The author is Michael Werner, senior research analyst covering the Chinese and Hong Kong banks at Sanford Bernstein & Co.
Recent Spikes in SHIBOR (Shanghai Interbank Offered Rate) Rates have raised awareness regarding liquidity risk in China. While we still believe credit risk is the main threat to the Chinese banks, their liquidity risk is rising, highlighted by the spikes in short-term SHIBOR rates recorded in mid- and late-2013.
Prior to that, many Chinese banks relied on the "PBoC put," which is the assumption that the Chinese central bank would never allow a liquidity crunch to occur.
In general, liquidity risk contagion caused by market panic is often more difficult to predict and measure than credit risk. In a worst case scenario, a widespread collapse in market confidence could manifest itself in sudden liquidity dry-ups, producing an equally disastrous impact than a credit event.
Liquidity positions at the Chinese banks weakened in recent years. Nowadays, not only has it become more difficult for banks to gather deposits, as non-bank investment products such as trust products and money market funds, increase competition with the banks’ traditional deposit base, borrowings from China’s interbank market also become more costly.
Since the SHIBOR spike in June 2013, interbank interest rates have been volatile and at elevated levels. Despite the changes in funding structures, banks are holding fewer cash/cash equivalents and highly liquid securities on their balance sheets.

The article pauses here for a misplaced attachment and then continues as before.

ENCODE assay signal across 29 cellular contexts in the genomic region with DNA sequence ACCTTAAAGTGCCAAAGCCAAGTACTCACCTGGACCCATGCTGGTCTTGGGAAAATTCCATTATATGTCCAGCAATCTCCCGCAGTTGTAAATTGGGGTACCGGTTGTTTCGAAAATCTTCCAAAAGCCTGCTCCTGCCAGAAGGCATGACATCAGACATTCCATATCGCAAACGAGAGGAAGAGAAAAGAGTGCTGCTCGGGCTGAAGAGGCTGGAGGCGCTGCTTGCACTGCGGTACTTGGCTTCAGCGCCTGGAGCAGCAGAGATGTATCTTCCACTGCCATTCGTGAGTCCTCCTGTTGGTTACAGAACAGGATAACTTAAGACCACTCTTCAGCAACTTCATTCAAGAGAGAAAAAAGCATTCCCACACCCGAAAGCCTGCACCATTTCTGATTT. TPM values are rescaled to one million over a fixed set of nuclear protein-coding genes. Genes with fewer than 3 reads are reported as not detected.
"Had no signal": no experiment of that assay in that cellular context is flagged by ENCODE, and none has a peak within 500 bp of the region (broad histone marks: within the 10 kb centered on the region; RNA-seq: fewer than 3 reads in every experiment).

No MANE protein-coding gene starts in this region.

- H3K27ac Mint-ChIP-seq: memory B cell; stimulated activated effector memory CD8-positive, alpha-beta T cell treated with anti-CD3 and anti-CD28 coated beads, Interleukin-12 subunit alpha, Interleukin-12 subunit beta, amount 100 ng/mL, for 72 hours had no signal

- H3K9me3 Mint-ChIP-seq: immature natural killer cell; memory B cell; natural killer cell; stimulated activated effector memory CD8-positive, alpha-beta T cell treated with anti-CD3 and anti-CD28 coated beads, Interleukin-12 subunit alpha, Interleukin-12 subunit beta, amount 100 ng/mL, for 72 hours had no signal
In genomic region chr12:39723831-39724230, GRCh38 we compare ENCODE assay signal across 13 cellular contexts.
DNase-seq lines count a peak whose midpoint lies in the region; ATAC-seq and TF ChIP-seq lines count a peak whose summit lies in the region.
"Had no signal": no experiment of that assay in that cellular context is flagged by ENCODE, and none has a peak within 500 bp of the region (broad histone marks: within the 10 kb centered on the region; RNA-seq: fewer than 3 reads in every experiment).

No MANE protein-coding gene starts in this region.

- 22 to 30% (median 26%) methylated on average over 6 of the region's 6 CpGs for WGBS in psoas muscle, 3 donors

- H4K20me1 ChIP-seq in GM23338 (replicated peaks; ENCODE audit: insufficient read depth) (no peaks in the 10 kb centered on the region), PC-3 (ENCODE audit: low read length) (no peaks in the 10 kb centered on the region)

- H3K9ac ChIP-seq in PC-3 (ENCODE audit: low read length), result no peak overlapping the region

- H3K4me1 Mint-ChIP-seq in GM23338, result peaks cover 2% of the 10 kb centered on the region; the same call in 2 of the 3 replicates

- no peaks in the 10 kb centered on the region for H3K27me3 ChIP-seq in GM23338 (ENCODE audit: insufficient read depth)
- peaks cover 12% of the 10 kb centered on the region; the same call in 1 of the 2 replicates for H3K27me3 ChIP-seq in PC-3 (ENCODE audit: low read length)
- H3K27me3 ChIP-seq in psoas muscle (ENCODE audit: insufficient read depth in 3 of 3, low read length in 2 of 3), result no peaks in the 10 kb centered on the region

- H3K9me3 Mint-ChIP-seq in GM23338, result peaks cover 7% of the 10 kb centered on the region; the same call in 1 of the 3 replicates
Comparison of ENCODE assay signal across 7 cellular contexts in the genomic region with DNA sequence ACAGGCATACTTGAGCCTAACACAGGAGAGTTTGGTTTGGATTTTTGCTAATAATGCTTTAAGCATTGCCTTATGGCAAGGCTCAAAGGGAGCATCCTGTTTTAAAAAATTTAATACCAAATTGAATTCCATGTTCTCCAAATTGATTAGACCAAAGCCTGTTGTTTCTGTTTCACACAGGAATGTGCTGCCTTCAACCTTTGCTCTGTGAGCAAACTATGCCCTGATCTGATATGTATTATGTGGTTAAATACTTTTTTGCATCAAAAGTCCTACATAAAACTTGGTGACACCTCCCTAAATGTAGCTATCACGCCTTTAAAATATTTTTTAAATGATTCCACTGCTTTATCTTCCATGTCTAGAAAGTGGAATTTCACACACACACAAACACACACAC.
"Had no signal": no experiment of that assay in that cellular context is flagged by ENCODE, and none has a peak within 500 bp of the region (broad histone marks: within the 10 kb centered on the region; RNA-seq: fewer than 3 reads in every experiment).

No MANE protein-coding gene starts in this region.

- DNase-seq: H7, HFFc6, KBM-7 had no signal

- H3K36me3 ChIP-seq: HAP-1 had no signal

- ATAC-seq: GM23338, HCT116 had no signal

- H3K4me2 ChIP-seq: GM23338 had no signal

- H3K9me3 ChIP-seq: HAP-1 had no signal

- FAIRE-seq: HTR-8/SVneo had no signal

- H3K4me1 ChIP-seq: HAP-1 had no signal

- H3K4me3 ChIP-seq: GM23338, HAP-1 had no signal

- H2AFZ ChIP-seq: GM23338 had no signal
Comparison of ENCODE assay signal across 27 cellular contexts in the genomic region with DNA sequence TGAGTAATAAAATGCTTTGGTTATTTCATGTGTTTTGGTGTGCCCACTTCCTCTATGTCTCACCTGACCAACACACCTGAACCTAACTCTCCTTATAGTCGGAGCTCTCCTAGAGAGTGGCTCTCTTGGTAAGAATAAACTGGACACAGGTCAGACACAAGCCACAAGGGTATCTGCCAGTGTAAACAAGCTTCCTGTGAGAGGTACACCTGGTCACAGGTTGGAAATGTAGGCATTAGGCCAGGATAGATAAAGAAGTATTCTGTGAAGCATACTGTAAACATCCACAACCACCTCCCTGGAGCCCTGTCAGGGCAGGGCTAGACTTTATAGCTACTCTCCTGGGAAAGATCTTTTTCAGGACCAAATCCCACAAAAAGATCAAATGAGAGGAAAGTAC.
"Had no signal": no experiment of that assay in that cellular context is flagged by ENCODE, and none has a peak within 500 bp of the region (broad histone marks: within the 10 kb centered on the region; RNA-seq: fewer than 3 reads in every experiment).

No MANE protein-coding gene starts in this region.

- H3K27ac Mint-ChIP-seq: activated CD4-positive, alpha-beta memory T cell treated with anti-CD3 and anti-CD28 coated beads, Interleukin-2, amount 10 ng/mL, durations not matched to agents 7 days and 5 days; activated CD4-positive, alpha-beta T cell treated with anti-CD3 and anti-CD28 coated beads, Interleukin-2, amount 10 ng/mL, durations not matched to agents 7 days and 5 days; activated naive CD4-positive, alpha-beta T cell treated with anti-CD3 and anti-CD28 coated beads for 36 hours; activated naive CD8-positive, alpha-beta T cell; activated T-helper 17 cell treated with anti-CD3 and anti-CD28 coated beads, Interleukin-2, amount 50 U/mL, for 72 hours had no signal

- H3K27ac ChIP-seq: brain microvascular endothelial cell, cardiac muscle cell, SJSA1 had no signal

The China Banking Regulatory Commission finalized liquidity management rules last month, urging banks to shore up their liquidity coverage ratio to over 100% and their liquidity ratio to over 25%. It also reinforced the 75% loan-to-deposit cap.
However, these regulatory guidelines only provide a summarized view of a bank’s liquidity position; we believe there are other metrics that investors should examine for a more detailed analysis.
We have analyzed the banks’ liquidity profiles on both the asset side and the liability side. On the liability side, we examine which of the banks’ funding bases are most stable thus lowering their rollover risk.
On the asset side, we measure the ability of banks to generate funds without incurring too much loss in a difficult environment, as well as maturity mismatch not only from the perspective of its interbank book but also that of the whole balance sheet.
Across the banks we cover, we found large banks’ liquidity profile is stronger than smaller banks’ as their reliance on customer deposits, as a cheap and sticky source of funding, and lower dependence on interbank borrowings is a clear competitive advantage.
Minsheng Bank is the worst positioned among all the banks we cover as it is ranked in the bottom 3 in 7 out of 9 key metrics we examined. This reinforces our bearish view on Minsheng’s fundamentals.
We believe lack of access to high-quality funding will continue to constrain Minsheng’s ability of expanding its balance sheet and compress its net interest margin.
China Merchant Bank also scored low as its window dressing behaviors are the most obvious. This highlights the bank’s difficulty collecting deposits and its deteriorating retail banking franchise.
While we believe a liquidity event such as a bank run is unlikely in China, we do believe risk for such an event has increased over the past 12 months.
(The article has been edited for clarity)